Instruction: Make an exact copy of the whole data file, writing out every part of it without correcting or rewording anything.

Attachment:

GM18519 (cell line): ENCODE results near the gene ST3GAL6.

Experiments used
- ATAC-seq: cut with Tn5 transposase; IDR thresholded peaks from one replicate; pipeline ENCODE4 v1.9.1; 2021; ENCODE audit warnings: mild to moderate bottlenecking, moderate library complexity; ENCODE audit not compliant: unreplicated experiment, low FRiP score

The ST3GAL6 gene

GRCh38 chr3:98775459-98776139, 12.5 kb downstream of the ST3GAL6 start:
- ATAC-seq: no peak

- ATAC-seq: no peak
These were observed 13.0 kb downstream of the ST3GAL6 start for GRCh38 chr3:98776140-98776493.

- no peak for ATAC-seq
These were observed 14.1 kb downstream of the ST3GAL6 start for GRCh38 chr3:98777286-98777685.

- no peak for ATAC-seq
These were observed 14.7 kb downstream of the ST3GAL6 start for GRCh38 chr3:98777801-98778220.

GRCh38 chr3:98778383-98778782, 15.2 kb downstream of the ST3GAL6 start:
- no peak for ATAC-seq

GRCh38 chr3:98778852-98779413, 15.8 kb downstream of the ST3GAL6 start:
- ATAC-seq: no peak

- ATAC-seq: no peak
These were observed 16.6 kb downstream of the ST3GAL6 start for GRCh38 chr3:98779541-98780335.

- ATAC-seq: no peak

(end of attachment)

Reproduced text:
GM18519 (cell line): ENCODE results near the gene ST3GAL6.

Experiments used
- ATAC-seq: cut with Tn5 transposase; IDR thresholded peaks from one replicate; pipeline ENCODE4 v1.9.1; 2021; ENCODE audit warnings: mild to moderate bottlenecking, moderate library complexity; ENCODE audit not compliant: unreplicated experiment, low FRiP score

The ST3GAL6 gene

GRCh38 chr3:98775459-98776139, 12.5 kb downstream of the ST3GAL6 start:
- ATAC-seq: no peak

- ATAC-seq: no peak
These were observed 13.0 kb downstream of the ST3GAL6 start for GRCh38 chr3:98776140-98776493.

- no peak for ATAC-seq
These were observed 14.1 kb downstream of the ST3GAL6 start for GRCh38 chr3:98777286-98777685.

- no peak for ATAC-seq
These were observed 14.7 kb downstream of the ST3GAL6 start for GRCh38 chr3:98777801-98778220.

GRCh38 chr3:98778383-98778782, 15.2 kb downstream of the ST3GAL6 start:
- no peak for ATAC-seq

GRCh38 chr3:98778852-98779413, 15.8 kb downstream of the ST3GAL6 start:
- ATAC-seq: no peak

- ATAC-seq: no peak
These were observed 16.6 kb downstream of the ST3GAL6 start for GRCh38 chr3:98779541-98780335.

- ATAC-seq: no peak